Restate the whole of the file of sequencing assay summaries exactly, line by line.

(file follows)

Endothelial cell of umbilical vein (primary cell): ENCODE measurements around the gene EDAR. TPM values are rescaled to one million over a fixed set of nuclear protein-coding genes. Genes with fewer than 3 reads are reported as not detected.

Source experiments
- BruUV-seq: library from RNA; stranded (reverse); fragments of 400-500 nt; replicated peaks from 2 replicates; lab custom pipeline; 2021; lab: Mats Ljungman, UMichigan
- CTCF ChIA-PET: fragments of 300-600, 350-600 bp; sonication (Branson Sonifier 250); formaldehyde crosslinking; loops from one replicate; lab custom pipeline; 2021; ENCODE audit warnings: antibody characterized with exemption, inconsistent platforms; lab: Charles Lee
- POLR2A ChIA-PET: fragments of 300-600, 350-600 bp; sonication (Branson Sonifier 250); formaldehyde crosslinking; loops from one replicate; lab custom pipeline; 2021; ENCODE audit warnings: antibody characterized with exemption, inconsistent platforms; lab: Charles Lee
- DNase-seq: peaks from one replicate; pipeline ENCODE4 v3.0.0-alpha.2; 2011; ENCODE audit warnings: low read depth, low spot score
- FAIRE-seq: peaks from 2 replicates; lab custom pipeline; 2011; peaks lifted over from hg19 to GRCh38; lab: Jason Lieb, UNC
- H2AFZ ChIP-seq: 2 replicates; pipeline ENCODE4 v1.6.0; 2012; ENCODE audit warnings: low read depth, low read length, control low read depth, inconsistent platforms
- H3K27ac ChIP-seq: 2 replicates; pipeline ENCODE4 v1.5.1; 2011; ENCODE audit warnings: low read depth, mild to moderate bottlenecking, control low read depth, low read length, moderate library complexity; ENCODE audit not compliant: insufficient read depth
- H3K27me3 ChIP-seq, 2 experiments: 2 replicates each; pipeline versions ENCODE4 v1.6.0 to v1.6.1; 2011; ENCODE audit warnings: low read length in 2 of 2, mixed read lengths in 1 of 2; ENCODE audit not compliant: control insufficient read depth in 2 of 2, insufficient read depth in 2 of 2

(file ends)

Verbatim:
Endothelial cell of umbilical vein (primary cell): ENCODE measurements around the gene EDAR. TPM values are rescaled to one million over a fixed set of nuclear protein-coding genes. Genes with fewer than 3 reads are reported as not detected.

Source experiments
- BruUV-seq: library from RNA; stranded (reverse); fragments of 400-500 nt; replicated peaks from 2 replicates; lab custom pipeline; 2021; lab: Mats Ljungman, UMichigan
- CTCF ChIA-PET: fragments of 300-600, 350-600 bp; sonication (Branson Sonifier 250); formaldehyde crosslinking; loops from one replicate; lab custom pipeline; 2021; ENCODE audit warnings: antibody characterized with exemption, inconsistent platforms; lab: Charles Lee
- POLR2A ChIA-PET: fragments of 300-600, 350-600 bp; sonication (Branson Sonifier 250); formaldehyde crosslinking; loops from one replicate; lab custom pipeline; 2021; ENCODE audit warnings: antibody characterized with exemption, inconsistent platforms; lab: Charles Lee
- DNase-seq: peaks from one replicate; pipeline ENCODE4 v3.0.0-alpha.2; 2011; ENCODE audit warnings: low read depth, low spot score
- FAIRE-seq: peaks from 2 replicates; lab custom pipeline; 2011; peaks lifted over from hg19 to GRCh38; lab: Jason Lieb, UNC
- H2AFZ ChIP-seq: 2 replicates; pipeline ENCODE4 v1.6.0; 2012; ENCODE audit warnings: low read depth, low read length, control low read depth, inconsistent platforms
- H3K27ac ChIP-seq: 2 replicates; pipeline ENCODE4 v1.5.1; 2011; ENCODE audit warnings: low read depth, mild to moderate bottlenecking, control low read depth, low read length, moderate library complexity; ENCODE audit not compliant: insufficient read depth
- H3K27me3 ChIP-seq, 2 experiments: 2 replicates each; pipeline versions ENCODE4 v1.6.0 to v1.6.1; 2011; ENCODE audit warnings: low read length in 2 of 2, mixed read lengths in 1 of 2; ENCODE audit not compliant: control insufficient read depth in 2 of 2, insufficient read depth in 2 of 2